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Most local authority capital projects are completed behind schedule and poorly costed, according to an Audit Commis...
Most local authority capital projects are completed behind schedule and poorly costed, according to an Audit Commission study.

In the first phase of a major commission investigation into local government capital expenditure, two-thirds of the 700 projects examined were late and half regarded as being significantly delayed.

In nine out of 10 cases, councils gave contractors more time to complete work with few imposing penalties, suggesting local authorities were largely at fault.

English and Welsh councils spend some £7 billion a year on capital projects, but a quarter of schemes studied shot above their projected cost by more than 5%. The same proportion came in below their projected cost by more than 5%.

The commission claims this is partly because councils are not giving contractors sufficient time to prepare tenders.

Bad estimates meant that in 40% of projects there was a difference of more than 15% between the estimated costs at design stage and the original prices quoted when tenders were submitted.

While clearly worried about increases in price at the design stage, when only one contractor is still involved, the commission is also concerned where estimates drop significantly below tender-stage prices.

It says this indicates that resources have been wrongly earmarked and could mean alternative projects are being unnecessarily sacrificed.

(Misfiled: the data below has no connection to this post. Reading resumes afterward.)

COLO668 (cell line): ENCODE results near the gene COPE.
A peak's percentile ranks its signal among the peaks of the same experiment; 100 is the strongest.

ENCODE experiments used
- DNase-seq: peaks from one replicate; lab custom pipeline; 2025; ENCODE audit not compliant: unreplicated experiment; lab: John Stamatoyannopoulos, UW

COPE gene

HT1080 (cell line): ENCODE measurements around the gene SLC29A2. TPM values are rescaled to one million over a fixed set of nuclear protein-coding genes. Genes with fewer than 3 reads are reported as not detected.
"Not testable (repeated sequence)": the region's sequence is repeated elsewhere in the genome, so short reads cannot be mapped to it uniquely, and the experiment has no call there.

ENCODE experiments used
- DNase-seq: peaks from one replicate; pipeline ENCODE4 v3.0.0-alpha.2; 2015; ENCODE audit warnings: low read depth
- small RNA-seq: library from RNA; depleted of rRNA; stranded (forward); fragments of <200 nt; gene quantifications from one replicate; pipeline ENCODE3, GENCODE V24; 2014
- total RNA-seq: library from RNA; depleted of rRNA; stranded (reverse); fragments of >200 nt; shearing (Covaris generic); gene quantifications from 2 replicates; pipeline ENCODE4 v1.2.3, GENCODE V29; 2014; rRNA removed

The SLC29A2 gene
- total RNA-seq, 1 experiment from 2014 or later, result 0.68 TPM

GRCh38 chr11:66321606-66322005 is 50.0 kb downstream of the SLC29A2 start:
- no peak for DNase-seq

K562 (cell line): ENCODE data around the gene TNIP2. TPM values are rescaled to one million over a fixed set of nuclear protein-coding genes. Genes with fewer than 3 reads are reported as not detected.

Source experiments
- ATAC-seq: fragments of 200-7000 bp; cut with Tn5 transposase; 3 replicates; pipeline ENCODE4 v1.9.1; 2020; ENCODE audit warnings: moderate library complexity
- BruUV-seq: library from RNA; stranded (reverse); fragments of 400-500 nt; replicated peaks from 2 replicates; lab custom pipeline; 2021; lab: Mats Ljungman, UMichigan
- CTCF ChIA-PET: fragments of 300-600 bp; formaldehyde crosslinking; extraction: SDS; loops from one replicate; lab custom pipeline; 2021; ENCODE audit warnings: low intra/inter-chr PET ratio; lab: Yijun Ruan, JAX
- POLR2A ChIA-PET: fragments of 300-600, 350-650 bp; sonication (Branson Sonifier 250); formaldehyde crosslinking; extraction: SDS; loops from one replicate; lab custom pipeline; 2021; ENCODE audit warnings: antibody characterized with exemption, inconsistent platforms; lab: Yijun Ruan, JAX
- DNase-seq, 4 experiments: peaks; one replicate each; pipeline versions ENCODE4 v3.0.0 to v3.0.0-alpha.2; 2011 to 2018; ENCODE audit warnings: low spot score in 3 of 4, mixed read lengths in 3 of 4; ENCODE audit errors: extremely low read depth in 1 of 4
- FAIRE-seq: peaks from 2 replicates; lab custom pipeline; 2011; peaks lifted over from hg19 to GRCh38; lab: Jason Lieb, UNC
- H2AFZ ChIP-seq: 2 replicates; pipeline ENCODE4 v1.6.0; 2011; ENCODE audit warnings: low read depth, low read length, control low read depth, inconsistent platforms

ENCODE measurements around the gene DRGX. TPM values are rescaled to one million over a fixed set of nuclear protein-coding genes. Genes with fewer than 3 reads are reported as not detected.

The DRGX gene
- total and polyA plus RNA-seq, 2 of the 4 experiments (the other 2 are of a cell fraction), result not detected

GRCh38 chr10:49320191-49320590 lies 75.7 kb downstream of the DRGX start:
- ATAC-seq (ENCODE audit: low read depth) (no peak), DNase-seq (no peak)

Phase two of the commission's work on capital expenditure will focus on how councils acquire resources for capital projects and the role of central government.

The commission acknowledges that authorities are 'champing at the bit' for work on phase two to commence. But the results of phase one may disappoint champions of a relaxation of capital controls, notably those governing capital receipts, as the commission's study suggests that local government is failing to use current capital resources efficiently.

Commission controller Andrew Foster said: 'Local authorities spend a lot of money on capital projects. Many of them need to manage those projects better to get the most out of their expenditure and to deliver benefits for their local communities.'

Association of District Councils' finance panel chair Janet Sillett said: 'This report clearly illustrates the decline in real terms of capital expenditure since 1990 - down from more than £8bn to under £7bn this year. This cannot be healthy for local authority services or indeed for the economy generally.'

*Just capital - local authority management of capital projects, is available from HMSO, (ISBN 0-11-886435-1), price: £12.

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